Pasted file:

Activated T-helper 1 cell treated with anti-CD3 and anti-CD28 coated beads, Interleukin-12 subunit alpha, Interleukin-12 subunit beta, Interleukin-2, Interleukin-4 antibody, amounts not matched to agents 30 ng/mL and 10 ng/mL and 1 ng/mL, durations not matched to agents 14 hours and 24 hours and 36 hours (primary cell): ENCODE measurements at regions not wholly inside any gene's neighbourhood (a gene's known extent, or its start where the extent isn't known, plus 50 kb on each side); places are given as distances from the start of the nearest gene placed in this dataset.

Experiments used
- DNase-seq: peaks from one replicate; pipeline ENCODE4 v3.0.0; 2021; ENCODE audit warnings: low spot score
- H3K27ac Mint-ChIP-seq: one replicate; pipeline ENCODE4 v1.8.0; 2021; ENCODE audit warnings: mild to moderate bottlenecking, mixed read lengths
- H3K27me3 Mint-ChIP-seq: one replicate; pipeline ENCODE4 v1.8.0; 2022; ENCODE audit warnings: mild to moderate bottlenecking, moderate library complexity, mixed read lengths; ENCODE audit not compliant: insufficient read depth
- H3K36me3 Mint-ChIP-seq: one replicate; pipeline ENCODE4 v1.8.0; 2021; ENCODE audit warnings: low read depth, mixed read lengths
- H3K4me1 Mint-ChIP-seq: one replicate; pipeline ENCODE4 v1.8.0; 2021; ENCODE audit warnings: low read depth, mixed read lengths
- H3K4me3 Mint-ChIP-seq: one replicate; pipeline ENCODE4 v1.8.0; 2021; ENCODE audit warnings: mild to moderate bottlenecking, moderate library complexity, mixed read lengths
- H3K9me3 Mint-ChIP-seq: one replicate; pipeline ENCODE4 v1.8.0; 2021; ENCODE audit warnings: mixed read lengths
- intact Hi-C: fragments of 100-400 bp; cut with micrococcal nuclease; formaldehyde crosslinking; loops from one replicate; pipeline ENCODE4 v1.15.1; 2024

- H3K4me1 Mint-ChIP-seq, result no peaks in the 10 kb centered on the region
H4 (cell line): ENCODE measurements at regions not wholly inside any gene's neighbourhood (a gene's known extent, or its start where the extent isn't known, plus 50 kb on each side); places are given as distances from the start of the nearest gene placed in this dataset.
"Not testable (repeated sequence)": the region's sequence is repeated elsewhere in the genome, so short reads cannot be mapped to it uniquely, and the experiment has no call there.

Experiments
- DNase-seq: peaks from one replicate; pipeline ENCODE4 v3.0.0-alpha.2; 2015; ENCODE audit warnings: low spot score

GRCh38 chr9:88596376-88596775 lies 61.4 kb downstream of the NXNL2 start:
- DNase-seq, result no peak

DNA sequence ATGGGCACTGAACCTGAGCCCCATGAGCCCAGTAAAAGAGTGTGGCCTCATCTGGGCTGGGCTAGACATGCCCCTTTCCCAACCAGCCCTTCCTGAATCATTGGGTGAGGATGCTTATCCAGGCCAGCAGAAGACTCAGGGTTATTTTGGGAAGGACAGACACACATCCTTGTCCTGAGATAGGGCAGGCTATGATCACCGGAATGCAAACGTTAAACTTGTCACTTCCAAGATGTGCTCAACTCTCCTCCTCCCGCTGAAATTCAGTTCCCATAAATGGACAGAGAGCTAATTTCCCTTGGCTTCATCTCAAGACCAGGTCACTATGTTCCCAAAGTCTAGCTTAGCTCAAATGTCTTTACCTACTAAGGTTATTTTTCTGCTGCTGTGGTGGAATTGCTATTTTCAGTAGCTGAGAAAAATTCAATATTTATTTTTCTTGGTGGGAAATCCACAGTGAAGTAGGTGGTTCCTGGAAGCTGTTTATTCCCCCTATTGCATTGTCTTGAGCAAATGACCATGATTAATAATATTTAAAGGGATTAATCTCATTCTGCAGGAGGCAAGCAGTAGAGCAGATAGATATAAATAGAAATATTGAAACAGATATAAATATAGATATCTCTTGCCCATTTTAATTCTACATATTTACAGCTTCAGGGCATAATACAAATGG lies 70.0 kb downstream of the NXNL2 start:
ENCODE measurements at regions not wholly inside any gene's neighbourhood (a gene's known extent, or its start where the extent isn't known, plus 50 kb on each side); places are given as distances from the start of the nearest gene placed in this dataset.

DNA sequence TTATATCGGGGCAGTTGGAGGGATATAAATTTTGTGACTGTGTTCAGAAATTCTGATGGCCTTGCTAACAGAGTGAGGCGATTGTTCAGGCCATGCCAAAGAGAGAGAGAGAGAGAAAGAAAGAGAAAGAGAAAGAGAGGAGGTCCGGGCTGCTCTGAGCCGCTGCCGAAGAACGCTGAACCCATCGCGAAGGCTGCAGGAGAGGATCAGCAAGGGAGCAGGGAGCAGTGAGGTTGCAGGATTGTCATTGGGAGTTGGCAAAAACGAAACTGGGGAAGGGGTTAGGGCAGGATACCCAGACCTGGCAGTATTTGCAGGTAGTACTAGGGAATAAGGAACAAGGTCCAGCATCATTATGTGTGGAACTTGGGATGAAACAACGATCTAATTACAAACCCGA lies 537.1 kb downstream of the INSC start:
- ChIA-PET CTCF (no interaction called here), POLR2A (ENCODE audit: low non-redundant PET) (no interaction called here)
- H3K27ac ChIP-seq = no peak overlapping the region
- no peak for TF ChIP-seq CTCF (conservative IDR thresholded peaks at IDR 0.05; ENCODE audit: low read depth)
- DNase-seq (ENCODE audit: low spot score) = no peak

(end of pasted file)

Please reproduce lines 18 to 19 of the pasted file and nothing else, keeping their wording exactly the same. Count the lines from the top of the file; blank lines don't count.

DNA sequence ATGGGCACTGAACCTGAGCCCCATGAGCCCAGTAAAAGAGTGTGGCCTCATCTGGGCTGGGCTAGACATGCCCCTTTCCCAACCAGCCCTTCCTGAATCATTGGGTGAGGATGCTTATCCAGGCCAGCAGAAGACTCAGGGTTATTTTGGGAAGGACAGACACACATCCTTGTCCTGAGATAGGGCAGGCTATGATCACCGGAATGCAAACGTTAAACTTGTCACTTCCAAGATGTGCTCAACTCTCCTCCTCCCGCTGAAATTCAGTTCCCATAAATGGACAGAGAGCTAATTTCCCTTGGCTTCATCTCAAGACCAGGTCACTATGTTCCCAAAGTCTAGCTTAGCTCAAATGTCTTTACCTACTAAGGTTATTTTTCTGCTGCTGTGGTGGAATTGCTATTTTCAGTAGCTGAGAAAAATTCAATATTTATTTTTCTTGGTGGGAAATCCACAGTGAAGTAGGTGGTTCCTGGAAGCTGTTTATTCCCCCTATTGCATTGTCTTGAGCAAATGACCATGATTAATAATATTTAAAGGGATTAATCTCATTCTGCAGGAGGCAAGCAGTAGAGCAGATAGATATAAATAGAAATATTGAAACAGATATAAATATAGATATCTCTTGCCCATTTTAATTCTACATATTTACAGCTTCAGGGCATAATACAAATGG lies 70.0 kb downstream of the NXNL2 start:
ENCODE measurements at regions not wholly inside any gene's neighbourhood (a gene's known extent, or its start where the extent isn't known, plus 50 kb on each side); places are given as distances from the start of the nearest gene placed in this dataset.